• A large amount of provisions and fresh water – an amount believed to be sufficient to victual a battleship for one week.

 

On 11 May she deployed for the first and only time for the German Navy from La Pallice, France without any problems and it is believed she had a rendezvous already arranged with a U-Boat for the 17 June.

 

The Bismark was attacked and sunk by the Royal Navy in the North Atlantic on the 27 May 1941 with Prinz Eugen eventually making port at Brest with a condenser defect on 1 June 1941

 

HMS Dunedin had been deployed to the South Atlantic Station on 8 April 1941 and after the sinking of the Bismark joined up with HMS Eagle to form Force ‘F’.

 

Eagle-05

HMS Eagle

Dunedin-01

HMS Dunedin

They received secret information from Ultra intercepts from Station ‘X’ at Bletchley Park giving details of the disposition of several German Naval tankers in the Atlantic Ocean.

 

At about 1450hrs 15 June Lothringen was sighted by aircraft from HMS Eagle in approximate position 18°35’N 37°43’W. She was identified as German and she was bombed and attacked with machine-gun fire. She stopped, developed a list to port and displayed two white flags. By 1705 Dunedin closed her (from astern) at 24 knots dropping two depth charges as a precaution against U-boats.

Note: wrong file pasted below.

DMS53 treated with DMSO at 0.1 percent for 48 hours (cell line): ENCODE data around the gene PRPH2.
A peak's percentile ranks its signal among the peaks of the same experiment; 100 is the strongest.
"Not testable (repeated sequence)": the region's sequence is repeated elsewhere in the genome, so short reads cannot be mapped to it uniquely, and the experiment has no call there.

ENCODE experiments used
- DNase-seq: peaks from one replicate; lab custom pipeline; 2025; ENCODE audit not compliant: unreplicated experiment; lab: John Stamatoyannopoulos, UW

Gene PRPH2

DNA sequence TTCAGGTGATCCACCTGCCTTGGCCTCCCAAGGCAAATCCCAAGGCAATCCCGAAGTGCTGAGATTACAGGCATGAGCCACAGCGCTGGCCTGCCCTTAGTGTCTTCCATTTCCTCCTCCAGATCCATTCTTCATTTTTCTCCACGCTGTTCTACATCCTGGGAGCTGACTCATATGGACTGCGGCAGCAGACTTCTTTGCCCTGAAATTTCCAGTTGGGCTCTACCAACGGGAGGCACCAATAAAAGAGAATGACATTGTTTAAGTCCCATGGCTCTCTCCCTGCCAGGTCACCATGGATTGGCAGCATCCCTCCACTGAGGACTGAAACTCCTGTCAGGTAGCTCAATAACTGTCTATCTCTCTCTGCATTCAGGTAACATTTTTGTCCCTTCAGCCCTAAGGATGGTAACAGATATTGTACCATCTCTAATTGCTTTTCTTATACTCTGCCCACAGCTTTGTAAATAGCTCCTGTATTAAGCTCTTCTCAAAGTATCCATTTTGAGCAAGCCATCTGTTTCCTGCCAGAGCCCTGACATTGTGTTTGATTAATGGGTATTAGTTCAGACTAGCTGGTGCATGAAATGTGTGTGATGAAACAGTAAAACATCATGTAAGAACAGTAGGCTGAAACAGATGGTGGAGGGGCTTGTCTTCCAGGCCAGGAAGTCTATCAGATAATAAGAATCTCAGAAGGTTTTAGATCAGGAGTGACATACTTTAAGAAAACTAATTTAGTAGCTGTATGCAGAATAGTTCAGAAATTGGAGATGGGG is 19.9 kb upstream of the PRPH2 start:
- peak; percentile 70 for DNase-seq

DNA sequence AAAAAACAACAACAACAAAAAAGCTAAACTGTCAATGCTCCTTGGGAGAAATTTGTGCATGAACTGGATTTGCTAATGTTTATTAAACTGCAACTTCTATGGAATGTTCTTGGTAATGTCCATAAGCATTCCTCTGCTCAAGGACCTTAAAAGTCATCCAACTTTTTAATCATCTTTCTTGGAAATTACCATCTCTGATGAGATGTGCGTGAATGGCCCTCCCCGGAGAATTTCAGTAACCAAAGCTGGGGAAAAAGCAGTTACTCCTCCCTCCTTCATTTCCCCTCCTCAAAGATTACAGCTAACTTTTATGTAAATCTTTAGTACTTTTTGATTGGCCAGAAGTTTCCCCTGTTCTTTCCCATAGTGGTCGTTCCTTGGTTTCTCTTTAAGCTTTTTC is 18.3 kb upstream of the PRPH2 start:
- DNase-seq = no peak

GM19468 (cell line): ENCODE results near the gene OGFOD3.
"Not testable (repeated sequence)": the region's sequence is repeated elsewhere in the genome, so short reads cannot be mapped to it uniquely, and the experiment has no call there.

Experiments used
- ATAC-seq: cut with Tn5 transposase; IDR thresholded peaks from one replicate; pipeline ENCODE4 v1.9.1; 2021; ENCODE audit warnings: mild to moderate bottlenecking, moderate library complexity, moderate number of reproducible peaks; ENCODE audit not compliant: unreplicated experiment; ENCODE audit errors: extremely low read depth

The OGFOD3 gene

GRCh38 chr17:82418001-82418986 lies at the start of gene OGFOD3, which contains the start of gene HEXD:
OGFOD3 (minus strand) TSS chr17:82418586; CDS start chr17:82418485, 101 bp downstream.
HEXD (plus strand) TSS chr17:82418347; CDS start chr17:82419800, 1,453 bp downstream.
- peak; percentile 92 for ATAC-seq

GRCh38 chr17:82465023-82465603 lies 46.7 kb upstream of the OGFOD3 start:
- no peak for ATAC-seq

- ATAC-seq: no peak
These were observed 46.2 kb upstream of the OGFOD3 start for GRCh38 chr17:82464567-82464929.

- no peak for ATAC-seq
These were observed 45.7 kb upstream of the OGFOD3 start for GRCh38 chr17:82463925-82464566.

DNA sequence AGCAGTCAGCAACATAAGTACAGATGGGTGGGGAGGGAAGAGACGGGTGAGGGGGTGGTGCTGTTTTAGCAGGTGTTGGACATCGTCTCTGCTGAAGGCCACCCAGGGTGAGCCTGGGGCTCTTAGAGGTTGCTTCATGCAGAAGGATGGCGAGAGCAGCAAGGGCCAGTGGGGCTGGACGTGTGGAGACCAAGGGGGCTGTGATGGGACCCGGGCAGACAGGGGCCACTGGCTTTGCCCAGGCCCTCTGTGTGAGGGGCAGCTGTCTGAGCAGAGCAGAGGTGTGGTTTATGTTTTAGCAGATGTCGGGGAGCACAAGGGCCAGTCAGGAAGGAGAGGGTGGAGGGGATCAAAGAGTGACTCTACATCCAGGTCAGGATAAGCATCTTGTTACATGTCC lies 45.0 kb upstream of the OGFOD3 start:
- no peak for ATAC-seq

emp2

German Tanker Lothringen as seen from the aircraft of HMS Eagle

 

A group of men wearing German Naval uniform were observed fallen in on the upper deck.

 

A boarding party under the command of Lieutenant Commander Ronald M H Sowdon Royal Navy and an anti-scuttling party slipped at 1752 from HMS Dunedin and were onboard the Lothringen by 1756. The Boarding Engineer Officer was Lieutenant Commander (E) Albert W Hughes DSC Royal Navy.

 

 

Sowdon_1_web

Lieutenant Commander Ronald M H Sowdon Royal Navy

 

The German Doctor and four wounded men were transferred to the Dunedin. The wounded were found to be suffering from slight bomb or machine gun splinter wounds.

 

The German Chief Officer and Chief Engineer pointed out the location of six scuttling charges and Mr Harold Lowey, Commissioned Gunner (T) and CPO (TGM) John A Manners removed the charges and sent them to the Dunedin.